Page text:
As it turned out, Bickel, Hammel, and O’Connell indeed found that women applied relatively frequently to departments that reject more applicants in general. So, even while these departments did not have a bias towards either men, nor women, because they rejected a great number of applicants, they also rejected a proportionally large number of women. Therefore, while none of the departments discriminated against women, the selection of women towards specific departments resulted in a lower overall likelihood for women of being admitted to Berkeley.

Is this to say that no discrimination of women takes place? No, for as the authors conclude: “Women are shunted by their socialization and education towards fields of graduate study that are generally more crowded, less productive of completed degrees, and less wel funded, and that frequently offer poorer professional employment prospects” (p. 403). So, inequality and possibly discrimination remained, but this analysis showed that the unequal likelihood of a woman being admitted to Berkeley could not legitimize the conclusion that the departments, on average, showed a bias towards men. If there was discrimination, it was somewhere else.

Bickel PJ, Hammel EA, & O’connell JW (1975). Sex Bias in Graduate Admissions: Data from Berkeley. Science (New York, N.Y.), 187 (4175), 398-404 PMID: 17835295

7 comment on “Sex discrimination in graduate admissions? A real-life aggregation paradox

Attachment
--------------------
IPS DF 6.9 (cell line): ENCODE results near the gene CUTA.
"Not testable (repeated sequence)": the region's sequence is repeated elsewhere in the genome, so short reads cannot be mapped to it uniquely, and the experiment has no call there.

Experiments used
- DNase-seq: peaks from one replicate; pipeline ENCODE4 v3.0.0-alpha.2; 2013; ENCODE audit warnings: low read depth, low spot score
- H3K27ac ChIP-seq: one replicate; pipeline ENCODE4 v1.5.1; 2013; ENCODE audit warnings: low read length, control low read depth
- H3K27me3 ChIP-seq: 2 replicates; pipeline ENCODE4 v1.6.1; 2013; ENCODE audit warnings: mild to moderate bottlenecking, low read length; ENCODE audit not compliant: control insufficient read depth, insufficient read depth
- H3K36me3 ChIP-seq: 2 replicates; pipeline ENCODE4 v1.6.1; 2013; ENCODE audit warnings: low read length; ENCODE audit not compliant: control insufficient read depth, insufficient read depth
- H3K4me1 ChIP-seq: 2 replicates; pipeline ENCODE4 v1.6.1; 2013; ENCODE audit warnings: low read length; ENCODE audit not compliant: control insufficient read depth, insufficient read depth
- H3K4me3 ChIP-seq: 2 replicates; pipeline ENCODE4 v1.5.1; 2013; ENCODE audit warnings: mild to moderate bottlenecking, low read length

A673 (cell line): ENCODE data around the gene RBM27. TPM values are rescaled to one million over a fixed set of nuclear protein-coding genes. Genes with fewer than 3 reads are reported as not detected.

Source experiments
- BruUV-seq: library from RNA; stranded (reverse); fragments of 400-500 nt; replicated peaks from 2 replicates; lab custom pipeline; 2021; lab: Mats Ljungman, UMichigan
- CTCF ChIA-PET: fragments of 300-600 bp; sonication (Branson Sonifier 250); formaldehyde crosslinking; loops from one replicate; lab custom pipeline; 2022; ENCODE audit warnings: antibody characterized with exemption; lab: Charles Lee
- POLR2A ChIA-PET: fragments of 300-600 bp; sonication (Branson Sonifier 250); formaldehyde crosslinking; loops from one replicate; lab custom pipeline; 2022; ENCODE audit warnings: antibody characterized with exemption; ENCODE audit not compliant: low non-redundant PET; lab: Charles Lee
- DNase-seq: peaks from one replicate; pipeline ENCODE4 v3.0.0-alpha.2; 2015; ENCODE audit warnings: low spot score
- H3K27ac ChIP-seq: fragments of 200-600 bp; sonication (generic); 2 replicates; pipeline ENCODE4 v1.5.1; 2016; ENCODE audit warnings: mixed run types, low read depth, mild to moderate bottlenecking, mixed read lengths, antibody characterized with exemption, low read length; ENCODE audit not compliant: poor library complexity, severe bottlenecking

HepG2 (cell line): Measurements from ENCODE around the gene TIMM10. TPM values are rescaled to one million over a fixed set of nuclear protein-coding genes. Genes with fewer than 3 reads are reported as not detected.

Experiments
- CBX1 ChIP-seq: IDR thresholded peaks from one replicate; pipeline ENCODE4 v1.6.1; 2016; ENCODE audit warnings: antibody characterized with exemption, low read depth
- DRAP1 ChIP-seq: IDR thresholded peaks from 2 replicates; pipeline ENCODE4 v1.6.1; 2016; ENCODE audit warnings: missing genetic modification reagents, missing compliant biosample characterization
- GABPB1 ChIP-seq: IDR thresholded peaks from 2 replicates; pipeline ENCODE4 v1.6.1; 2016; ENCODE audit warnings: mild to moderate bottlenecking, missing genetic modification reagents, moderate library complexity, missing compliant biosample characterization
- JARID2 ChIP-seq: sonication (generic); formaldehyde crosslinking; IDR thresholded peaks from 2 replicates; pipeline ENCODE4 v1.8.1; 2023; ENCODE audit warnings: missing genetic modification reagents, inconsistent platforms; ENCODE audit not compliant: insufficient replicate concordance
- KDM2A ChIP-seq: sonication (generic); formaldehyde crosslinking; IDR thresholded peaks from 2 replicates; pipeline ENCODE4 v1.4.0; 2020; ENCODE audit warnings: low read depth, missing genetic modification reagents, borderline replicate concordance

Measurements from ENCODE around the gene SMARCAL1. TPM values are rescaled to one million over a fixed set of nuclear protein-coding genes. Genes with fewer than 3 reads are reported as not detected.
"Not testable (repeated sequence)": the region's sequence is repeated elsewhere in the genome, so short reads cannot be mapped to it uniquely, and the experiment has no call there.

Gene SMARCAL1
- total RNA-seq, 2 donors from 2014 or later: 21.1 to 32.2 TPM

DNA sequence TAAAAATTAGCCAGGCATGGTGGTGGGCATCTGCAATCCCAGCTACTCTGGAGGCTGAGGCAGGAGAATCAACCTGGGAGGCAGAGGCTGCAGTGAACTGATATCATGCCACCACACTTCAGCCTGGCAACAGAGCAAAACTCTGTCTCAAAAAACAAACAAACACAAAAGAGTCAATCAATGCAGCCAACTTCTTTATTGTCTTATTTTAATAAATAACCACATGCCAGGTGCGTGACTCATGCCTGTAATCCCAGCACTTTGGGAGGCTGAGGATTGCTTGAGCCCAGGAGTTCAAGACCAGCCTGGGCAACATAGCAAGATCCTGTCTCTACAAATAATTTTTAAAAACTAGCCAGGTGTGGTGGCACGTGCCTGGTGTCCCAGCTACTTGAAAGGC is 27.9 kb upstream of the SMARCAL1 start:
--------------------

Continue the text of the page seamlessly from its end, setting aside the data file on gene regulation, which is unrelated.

• Wow, Rense, that’s really interesting.

    Did the article mention any examples of fields that are really hard to get into and also disproportionately sought by female candidates? I think of a lot of the most difficult, forbidding graduate programs as being in the male-dominated fields of math and the physical sciences, but then I don’t really know how hard it is to get into one graduate program or another. I’d also be interested to know *why* the programs the women were applying to tended to reject so many applicants.

    • Likely to be professional subjects: especially medicine which is not so much hard to do when in, as greatly oversubscribed and therefore hard to enter.

      This came up recently in the UK over a similar apparent discrimination which reflected low numbers of applicants + bias towards medicine = very low acceptance rate (compared to larger absolute numbers in the other group, who also applied to thing like politics)

  • Hi Lindsay, and thanks!

    Unfortunately, there aren’t many examples given in the article. I suppose this would have to do with the ‘privacy’ of the individual departments. A table with a disaggregation to the departmental level would indeed have been very informative!

  • Hi Rense,

    It seems to me that this is a nice example of an unintended consequence of a decision making process, or rather the aggregation process I was wondering how would the results look like if the study would be replicated now.

    • Hi Veronica,

      unintended indeed! I wonder, though, if it is an unintended consequence of the selection-procedure, or an unintended consequence of women’s selection for specific graduate programs (or both)?

      Nevertheless, a replication would indeed be very interesting. I still think there is a bias amongst men and women towards specific disciplines (regarding their admissions), so this could still be present.